The backfill renovation project strategy was to triage the projects into categories by building or subspecialty, such as intensive care units, and have the best experts paired as teams to address their areas of specialty. Allowing each team to identify its own challenges, from the physical space to the budget constraints and the personalities involved, helped maintain as transparent a process as possible.

Each project team was allocated to a “building” or specialty rather than a programmatic approach. Each team included people from MGH and other groups, such as architects, engineers, and construction superintendents, who had institutional history and were able to offer site and/or building-specific answers to problems while dealing with different occupants of the space. Empowering key people to make decisions from the user perspective at those meetings greatly facilitated the workflow and schedule. Positive, optimistic attitudes and a sense of humor sustained the groups as the projects progressed through the inevitable changes. Thus, the same team of architects, engineers, and contractors worked with the same MGH planning team on the neonatal and pediatric ICUs, while another team worked on an old building being renovated for administrative space.

So, were these renovations successful? From relocating the dermatology suite to an off-core campus site, to a renovated home for a large primary care practice, the consistent answer from the clinicians and managers involved has been unequivocally yes.

Decision: Build new

One could almost say that age discrimination exists when it comes to evaluating whether or not to renovate an existing healthcare facility or build a new one. Today, hospitals are renovating space that can be as young as 10 years old or less. But even that might not be fast enough—services and programs grow, as always, along with patient demand, new diagnostics, and new equipment. In healthcare, therefore, there are many reasons for new construction, including lack of existing real estate to renovate for expansion, introduction of new service lines needing new space, or correction of building deficiencies because of age, antiquated systems, or capacity issues.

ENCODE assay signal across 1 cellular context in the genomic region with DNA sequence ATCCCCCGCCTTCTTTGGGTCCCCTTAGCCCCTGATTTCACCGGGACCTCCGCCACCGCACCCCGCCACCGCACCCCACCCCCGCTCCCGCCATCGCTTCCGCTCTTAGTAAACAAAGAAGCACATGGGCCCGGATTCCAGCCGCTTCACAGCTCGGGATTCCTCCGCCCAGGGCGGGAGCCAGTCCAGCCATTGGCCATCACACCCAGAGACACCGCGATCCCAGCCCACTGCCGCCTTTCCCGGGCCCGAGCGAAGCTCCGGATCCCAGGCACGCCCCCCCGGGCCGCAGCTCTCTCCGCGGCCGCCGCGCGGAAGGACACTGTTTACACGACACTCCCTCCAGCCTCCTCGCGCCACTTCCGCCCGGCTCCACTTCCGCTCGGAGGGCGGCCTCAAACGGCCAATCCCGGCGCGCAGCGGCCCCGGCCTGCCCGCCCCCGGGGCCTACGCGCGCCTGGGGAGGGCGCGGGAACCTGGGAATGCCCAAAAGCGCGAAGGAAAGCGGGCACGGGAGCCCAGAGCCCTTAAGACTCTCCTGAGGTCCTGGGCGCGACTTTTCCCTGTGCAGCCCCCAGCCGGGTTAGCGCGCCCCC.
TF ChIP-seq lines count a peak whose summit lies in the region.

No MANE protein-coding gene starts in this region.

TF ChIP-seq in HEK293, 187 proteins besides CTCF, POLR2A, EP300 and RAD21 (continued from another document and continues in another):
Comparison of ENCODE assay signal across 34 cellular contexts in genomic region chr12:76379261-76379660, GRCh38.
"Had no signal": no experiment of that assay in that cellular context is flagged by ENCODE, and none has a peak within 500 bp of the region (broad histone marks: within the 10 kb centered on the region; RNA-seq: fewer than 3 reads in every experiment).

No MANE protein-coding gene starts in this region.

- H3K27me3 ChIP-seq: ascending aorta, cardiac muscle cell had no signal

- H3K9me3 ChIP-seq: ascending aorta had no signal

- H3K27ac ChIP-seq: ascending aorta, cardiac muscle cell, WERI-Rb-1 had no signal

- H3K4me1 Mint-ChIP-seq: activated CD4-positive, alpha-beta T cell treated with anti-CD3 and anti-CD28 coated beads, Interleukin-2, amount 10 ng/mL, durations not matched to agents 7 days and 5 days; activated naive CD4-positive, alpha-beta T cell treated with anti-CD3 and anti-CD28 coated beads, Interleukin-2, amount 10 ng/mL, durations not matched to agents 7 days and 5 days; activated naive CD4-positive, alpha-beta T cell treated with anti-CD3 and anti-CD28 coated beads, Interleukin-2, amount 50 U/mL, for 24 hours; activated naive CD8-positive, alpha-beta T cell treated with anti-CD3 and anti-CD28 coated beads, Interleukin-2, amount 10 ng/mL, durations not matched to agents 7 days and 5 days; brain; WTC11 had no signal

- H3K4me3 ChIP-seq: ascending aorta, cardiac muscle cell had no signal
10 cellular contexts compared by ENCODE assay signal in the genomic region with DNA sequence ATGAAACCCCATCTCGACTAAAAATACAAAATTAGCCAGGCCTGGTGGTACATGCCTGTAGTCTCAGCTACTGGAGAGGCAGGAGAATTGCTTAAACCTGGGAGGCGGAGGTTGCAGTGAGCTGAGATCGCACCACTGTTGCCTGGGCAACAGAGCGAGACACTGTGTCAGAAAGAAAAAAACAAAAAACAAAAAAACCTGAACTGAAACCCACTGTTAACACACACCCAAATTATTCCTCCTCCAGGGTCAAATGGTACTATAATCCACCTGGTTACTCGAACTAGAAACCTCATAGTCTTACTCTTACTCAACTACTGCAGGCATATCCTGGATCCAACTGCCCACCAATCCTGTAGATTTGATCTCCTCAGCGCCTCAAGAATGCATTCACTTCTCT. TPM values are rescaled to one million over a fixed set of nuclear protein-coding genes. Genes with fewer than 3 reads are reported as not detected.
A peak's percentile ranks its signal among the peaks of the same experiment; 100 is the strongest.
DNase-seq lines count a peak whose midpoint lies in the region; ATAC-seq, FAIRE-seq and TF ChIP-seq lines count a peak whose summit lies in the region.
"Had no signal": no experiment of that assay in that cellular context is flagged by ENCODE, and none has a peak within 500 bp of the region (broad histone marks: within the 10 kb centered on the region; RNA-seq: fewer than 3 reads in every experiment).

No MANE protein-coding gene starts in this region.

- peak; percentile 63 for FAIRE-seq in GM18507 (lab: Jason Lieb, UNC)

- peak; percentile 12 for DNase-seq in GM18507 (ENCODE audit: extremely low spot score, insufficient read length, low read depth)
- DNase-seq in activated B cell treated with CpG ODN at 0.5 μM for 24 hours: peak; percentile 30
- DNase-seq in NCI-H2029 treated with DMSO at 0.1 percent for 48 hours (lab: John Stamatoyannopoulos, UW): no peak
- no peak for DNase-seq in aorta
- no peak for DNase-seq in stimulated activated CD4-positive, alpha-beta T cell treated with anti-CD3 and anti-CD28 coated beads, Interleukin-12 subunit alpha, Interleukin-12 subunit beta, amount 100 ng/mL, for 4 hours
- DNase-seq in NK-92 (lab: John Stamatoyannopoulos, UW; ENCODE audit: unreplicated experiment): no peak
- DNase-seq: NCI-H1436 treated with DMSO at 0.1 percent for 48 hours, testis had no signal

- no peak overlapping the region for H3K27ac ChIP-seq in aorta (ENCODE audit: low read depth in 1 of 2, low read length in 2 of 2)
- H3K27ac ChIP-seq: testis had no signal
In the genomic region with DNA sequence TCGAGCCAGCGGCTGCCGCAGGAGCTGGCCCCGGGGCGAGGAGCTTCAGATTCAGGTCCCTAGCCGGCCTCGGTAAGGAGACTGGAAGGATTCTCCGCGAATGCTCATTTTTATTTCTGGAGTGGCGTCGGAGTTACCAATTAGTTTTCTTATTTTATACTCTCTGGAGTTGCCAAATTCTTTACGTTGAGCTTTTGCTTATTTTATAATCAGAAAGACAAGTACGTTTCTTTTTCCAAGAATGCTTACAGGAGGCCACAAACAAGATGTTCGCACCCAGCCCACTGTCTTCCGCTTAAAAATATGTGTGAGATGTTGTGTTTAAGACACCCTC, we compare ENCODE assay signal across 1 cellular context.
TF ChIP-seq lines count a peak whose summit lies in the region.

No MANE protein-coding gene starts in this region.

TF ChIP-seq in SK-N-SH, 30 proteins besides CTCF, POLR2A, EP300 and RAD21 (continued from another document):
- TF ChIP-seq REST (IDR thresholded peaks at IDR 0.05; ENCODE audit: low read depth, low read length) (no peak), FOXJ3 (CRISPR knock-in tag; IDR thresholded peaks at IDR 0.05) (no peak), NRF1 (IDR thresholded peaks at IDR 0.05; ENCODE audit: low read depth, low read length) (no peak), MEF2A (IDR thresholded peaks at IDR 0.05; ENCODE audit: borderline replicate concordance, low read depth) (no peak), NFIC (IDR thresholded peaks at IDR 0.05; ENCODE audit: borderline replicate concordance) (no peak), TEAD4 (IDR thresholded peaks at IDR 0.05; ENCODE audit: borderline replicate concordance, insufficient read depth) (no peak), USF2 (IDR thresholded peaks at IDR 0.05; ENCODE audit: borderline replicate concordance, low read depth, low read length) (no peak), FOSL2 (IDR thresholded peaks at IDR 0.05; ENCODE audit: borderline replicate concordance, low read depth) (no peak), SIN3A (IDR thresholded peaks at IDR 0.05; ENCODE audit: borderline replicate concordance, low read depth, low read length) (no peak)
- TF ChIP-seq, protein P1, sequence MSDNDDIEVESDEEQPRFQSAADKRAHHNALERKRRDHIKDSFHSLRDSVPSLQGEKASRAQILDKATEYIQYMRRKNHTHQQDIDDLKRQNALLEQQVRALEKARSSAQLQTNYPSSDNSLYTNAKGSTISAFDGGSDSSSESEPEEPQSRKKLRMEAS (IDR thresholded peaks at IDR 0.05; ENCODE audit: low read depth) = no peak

Correcting these deficiencies includes integrating new technology such as PET/CT and ceiling booms, installing new mechanical, electrical, IT, and plumbing systems to lower energy costs, and increasing the size of the facility to accommodate more patients and/or specialties. A brand new facility can also be a catalyst to motivate capital fundraising efforts. Furthermore, a new facility is more appealing to potential recruits and employees and offers marketing/rebranding opportunities for the organization in the community.

One such example is the story of the comprehensive construction undertakings at the Pennsylvania State University Hershey Medical Center. Penn State completed a master plan for the Clinical Quadrangle of its Hershey Medical Center Campus in 2005. The area of study included a Cancer Institute, a Children's Hospital, and a hospital main lobby totaling more than 400,000 square feet. The program also includes a new 2,000-car parking garage and a significant redesign of the main approach to the hospital. The Cancer Institute is currently under construction, while the Children's Hospital is in design. The critical mass represented by this new construction will shift the center of gravity of the entire hospital complex and will redefine the access, circulation, and identity of the reconfigured Hershey Medical Center.